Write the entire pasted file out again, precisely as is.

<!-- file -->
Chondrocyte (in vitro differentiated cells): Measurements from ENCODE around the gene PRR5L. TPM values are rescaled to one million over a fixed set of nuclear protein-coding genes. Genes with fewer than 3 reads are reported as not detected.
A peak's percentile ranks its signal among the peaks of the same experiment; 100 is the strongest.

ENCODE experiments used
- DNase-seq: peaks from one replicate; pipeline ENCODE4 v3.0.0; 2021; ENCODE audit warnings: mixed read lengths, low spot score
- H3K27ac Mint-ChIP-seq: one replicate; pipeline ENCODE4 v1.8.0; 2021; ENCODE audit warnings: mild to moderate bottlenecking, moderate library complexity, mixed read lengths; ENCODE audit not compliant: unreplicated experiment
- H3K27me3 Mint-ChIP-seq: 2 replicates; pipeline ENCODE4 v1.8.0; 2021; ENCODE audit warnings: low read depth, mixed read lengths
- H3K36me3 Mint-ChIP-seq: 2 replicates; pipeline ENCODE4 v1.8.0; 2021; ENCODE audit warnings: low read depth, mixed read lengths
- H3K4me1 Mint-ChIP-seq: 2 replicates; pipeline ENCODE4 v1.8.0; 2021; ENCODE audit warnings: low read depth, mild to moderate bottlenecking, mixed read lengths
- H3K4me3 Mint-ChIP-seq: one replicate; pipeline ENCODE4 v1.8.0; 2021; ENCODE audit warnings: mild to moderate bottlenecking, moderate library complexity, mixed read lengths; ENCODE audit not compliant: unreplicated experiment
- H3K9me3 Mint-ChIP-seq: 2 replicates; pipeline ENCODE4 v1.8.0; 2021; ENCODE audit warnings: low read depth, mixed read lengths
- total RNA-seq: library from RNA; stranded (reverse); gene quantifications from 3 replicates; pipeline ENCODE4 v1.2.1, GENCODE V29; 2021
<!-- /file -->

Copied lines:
Chondrocyte (in vitro differentiated cells): Measurements from ENCODE around the gene PRR5L. TPM values are rescaled to one million over a fixed set of nuclear protein-coding genes. Genes with fewer than 3 reads are reported as not detected.
A peak's percentile ranks its signal among the peaks of the same experiment; 100 is the strongest.

ENCODE experiments used
- DNase-seq: peaks from one replicate; pipeline ENCODE4 v3.0.0; 2021; ENCODE audit warnings: mixed read lengths, low spot score
- H3K27ac Mint-ChIP-seq: one replicate; pipeline ENCODE4 v1.8.0; 2021; ENCODE audit warnings: mild to moderate bottlenecking, moderate library complexity, mixed read lengths; ENCODE audit not compliant: unreplicated experiment
- H3K27me3 Mint-ChIP-seq: 2 replicates; pipeline ENCODE4 v1.8.0; 2021; ENCODE audit warnings: low read depth, mixed read lengths
- H3K36me3 Mint-ChIP-seq: 2 replicates; pipeline ENCODE4 v1.8.0; 2021; ENCODE audit warnings: low read depth, mixed read lengths
- H3K4me1 Mint-ChIP-seq: 2 replicates; pipeline ENCODE4 v1.8.0; 2021; ENCODE audit warnings: low read depth, mild to moderate bottlenecking, mixed read lengths
- H3K4me3 Mint-ChIP-seq: one replicate; pipeline ENCODE4 v1.8.0; 2021; ENCODE audit warnings: mild to moderate bottlenecking, moderate library complexity, mixed read lengths; ENCODE audit not compliant: unreplicated experiment
- H3K9me3 Mint-ChIP-seq: 2 replicates; pipeline ENCODE4 v1.8.0; 2021; ENCODE audit warnings: low read depth, mixed read lengths
- total RNA-seq: library from RNA; stranded (reverse); gene quantifications from 3 replicates; pipeline ENCODE4 v1.2.1, GENCODE V29; 2021